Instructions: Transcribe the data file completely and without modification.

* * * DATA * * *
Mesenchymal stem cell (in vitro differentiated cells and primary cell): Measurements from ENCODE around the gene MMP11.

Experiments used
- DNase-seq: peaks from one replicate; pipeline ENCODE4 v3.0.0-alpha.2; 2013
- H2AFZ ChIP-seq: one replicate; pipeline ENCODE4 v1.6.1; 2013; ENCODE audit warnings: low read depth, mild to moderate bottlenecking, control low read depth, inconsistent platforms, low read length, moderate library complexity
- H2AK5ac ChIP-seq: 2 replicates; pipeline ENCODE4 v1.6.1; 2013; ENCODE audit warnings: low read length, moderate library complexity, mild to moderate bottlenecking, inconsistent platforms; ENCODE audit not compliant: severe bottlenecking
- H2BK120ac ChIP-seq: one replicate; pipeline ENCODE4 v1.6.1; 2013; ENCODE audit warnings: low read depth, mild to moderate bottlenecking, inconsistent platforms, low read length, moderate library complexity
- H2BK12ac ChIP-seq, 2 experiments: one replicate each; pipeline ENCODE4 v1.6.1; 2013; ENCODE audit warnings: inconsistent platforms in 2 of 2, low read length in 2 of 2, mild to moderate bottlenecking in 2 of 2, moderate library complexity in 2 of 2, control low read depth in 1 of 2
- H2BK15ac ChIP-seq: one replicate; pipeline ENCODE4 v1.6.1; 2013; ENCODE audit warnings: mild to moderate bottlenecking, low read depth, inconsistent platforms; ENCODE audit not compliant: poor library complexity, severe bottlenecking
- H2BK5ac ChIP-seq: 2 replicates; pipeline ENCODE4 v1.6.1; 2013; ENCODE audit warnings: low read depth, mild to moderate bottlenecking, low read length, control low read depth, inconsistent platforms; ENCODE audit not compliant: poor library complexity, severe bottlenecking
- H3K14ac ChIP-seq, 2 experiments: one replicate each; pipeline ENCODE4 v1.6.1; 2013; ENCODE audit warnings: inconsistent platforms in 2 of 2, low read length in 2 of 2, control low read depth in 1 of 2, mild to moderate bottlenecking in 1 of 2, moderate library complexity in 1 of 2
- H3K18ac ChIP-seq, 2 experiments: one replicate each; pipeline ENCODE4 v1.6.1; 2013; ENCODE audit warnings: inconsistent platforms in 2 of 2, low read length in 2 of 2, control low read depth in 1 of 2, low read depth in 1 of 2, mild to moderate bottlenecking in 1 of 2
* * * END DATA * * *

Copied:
Mesenchymal stem cell (in vitro differentiated cells and primary cell): Measurements from ENCODE around the gene MMP11.

Experiments used
- DNase-seq: peaks from one replicate; pipeline ENCODE4 v3.0.0-alpha.2; 2013
- H2AFZ ChIP-seq: one replicate; pipeline ENCODE4 v1.6.1; 2013; ENCODE audit warnings: low read depth, mild to moderate bottlenecking, control low read depth, inconsistent platforms, low read length, moderate library complexity
- H2AK5ac ChIP-seq: 2 replicates; pipeline ENCODE4 v1.6.1; 2013; ENCODE audit warnings: low read length, moderate library complexity, mild to moderate bottlenecking, inconsistent platforms; ENCODE audit not compliant: severe bottlenecking
- H2BK120ac ChIP-seq: one replicate; pipeline ENCODE4 v1.6.1; 2013; ENCODE audit warnings: low read depth, mild to moderate bottlenecking, inconsistent platforms, low read length, moderate library complexity
- H2BK12ac ChIP-seq, 2 experiments: one replicate each; pipeline ENCODE4 v1.6.1; 2013; ENCODE audit warnings: inconsistent platforms in 2 of 2, low read length in 2 of 2, mild to moderate bottlenecking in 2 of 2, moderate library complexity in 2 of 2, control low read depth in 1 of 2
- H2BK15ac ChIP-seq: one replicate; pipeline ENCODE4 v1.6.1; 2013; ENCODE audit warnings: mild to moderate bottlenecking, low read depth, inconsistent platforms; ENCODE audit not compliant: poor library complexity, severe bottlenecking
- H2BK5ac ChIP-seq: 2 replicates; pipeline ENCODE4 v1.6.1; 2013; ENCODE audit warnings: low read depth, mild to moderate bottlenecking, low read length, control low read depth, inconsistent platforms; ENCODE audit not compliant: poor library complexity, severe bottlenecking
- H3K14ac ChIP-seq, 2 experiments: one replicate each; pipeline ENCODE4 v1.6.1; 2013; ENCODE audit warnings: inconsistent platforms in 2 of 2, low read length in 2 of 2, control low read depth in 1 of 2, mild to moderate bottlenecking in 1 of 2, moderate library complexity in 1 of 2
- H3K18ac ChIP-seq, 2 experiments: one replicate each; pipeline ENCODE4 v1.6.1; 2013; ENCODE audit warnings: inconsistent platforms in 2 of 2, low read length in 2 of 2, control low read depth in 1 of 2, low read depth in 1 of 2, mild to moderate bottlenecking in 1 of 2